Sales are picking up for both new and existing homes, but there is an anomaly: New homes, which are more expensive, are moving faster than less-expensive existing homes.
Two selling situations in Utah illustrate what is happening across the nation.
Real estate expert and agent Gaynell Instefjord has had a few buyers lined up to purchase an existing home as a short sale in West Jordan, Utah — but the process for buyers is difficult and takes months.
Meanwhile, Philip Mosher, director of sales and marketing at Hamlet Homes, is happy to talk about how the developer at the new Kenmure Place homes in Millcreek has sold six homes out of the 20 available. "That's a home a week," he says. "We are happy about it."
Recent national statistics show the trend.
First, new home sales: The U.S. Census Bureau and the U.S. Department of Housing and Urban Development report that the sales of new single-family houses in January were 28.9 percent higher than they were a year ago.
Existing home sales are also up: The National Association of Realtors reported that existing home sales in January (including single-family homes, townhomes, condominiums and co-ops) were 9.1 percent higher than a year ago and 10.2 percent higher in February compared to last year.
Part of the reason existing home sales are trailing new home sales is inventory — the amount of homes for sale. The number of homes available affects prices. And as Instefjord illustrates, prices and inventory are intertwined with the results of the housing downturn a few years ago.
In January, the supply of existing homes on the market hit a seven-year low, according to the National Association of Realtors. In February, the number of homes on the market went up a little, but it was still down 19.2 percent compared to the same time last year, Haver Analytics says.
The Re/Max National Housing Report had slightly more negative news. It averaged data from 52 different metro areas to show that in those areas, February saw a 2.7 percent reduction in the number of homes listed for sale. "A month-to-month loss of inventory has now occurred for 14 straight months," the report says. The number of homes was 29.1 percent lower than the same time last year, according to Re/Max's report.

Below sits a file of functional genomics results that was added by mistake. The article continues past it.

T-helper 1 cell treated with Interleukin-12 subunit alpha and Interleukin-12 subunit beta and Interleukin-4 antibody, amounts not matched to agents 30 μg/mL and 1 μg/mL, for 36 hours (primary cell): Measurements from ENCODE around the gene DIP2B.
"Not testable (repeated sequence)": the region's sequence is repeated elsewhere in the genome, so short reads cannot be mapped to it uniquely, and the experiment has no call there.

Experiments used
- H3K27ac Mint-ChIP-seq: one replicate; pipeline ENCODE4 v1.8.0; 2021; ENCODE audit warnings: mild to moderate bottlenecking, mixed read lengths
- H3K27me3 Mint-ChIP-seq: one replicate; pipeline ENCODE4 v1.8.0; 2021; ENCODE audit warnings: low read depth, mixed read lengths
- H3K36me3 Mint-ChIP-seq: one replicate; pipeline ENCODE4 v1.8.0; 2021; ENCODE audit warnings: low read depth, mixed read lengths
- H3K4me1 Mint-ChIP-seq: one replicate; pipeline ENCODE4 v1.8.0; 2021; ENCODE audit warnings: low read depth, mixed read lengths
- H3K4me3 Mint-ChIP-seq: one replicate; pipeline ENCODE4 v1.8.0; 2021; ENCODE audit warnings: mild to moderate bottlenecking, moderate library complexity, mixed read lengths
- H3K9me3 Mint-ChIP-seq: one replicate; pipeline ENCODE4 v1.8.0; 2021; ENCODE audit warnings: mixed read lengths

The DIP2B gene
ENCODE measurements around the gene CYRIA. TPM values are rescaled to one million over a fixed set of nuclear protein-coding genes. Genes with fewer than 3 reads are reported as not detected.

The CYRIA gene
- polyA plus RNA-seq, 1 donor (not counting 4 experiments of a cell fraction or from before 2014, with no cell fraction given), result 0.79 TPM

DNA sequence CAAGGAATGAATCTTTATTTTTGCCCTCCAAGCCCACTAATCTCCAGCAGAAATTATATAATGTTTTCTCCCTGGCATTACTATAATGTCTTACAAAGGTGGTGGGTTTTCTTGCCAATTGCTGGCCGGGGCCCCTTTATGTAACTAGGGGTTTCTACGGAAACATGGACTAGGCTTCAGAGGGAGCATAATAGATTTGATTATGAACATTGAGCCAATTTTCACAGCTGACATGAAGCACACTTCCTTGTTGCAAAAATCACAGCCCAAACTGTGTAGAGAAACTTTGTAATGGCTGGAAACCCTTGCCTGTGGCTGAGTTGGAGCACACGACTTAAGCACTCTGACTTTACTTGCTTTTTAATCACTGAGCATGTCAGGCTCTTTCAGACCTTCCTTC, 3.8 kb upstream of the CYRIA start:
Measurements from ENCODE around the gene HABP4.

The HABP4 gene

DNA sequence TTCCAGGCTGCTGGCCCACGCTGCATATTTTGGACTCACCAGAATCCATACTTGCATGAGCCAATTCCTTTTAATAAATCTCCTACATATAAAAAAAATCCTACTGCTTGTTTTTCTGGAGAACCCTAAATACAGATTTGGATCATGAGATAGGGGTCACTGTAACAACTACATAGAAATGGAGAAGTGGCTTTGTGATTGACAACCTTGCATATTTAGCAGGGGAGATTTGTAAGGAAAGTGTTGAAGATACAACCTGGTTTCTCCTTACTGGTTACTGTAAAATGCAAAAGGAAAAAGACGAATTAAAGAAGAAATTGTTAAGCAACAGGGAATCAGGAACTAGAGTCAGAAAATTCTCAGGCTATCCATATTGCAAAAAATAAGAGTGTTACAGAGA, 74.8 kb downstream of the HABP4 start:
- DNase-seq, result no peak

"The preowned prices are not going up at the rate you would expect them to go up with the narrow amount of inventory that we have," says Instefjord, an associate broker at Coldwell Banker Residential Brokerage in Sandy.
Usually scarcity meets a demand that drives prices up. But there are strange things going on in the existing home world. Instefjord puts much of the blame on short sales.
Short sales are where a home owner owes more on a home than the home is worth. They can sell the house, but won't make enough to pay off the bank loan. They are short the difference.
If a bank wants to, they can agree to accept whatever the owner can get for a home. But banks are naturally reluctant to take the loss and are slow to make up their minds about approving short sales.
Instefjord has a client who wants to sell a home as a short sale. The bank approved the sale in December, but unfortunately the buyer failed. Another buyer made an identical offer in January and near the end of March the bank has still not approved the sale.
"The ability to move short sales through the system — to get them … to 'sold' is very difficult," she says.
Instefjord says she recently looked at 144 homes that were similar to a particular home for sale. Of those 144 homes, 74 were already under contract and 70 were still active for sale.
The problem with pricing is that among all those homes were 33 short sales — and of those short sales only six were under contract. This means that 27 of the 70 actively for sale were short sales.
And since short sales sell for less but can take months to get approved, they drag the prices down even in a tight market.
So non-short sales are trying to push the price up, and builders are pushing their prices up because there is demand on available properties.
Making it easier
Clark Ivory, owner of Ivory Homes in Utah, says new homebuilders are working hard to make sales. "We try to make it easier to buy a home," he says.
Homebuilders typically pay closing costs, for example.
They also make it easier to get loans by offering credit repair programs.
"We're taking a client who has a reasonable credit score and helping them get an excellent credit score so they can buy a home," Ivory says. "Whereas in yesteryear, in the hottest market, those with really difficult credit were still able to buy a home. And they could even do it with less money down … those free and easy loan programs are not available today."
People are buying more expensive homes, he says, but those homes are also more energy-efficient.
And having a tight inventory with existing homes — even with lower prices — drives people to purchase easier-to-get new homes.
Mosher at Hamlet Homes says he sees a change in lending, though.
"Lenders are starting to feel more comfortable," Mosher says.
"But short sales are like a noose around the (existing home) market's neck, and keep pulling it back downward," Instefjord says. "When they close, if they close, they are going to close 10 to 15 percent below market value. That is a new-sold comparable that we have to use in determining the appraised value of the next home. It's a big cycle that we are stuck in and we are still not OK with short sales. We still have a huge amount of short sales in our area, and it is not a lot different anywhere else."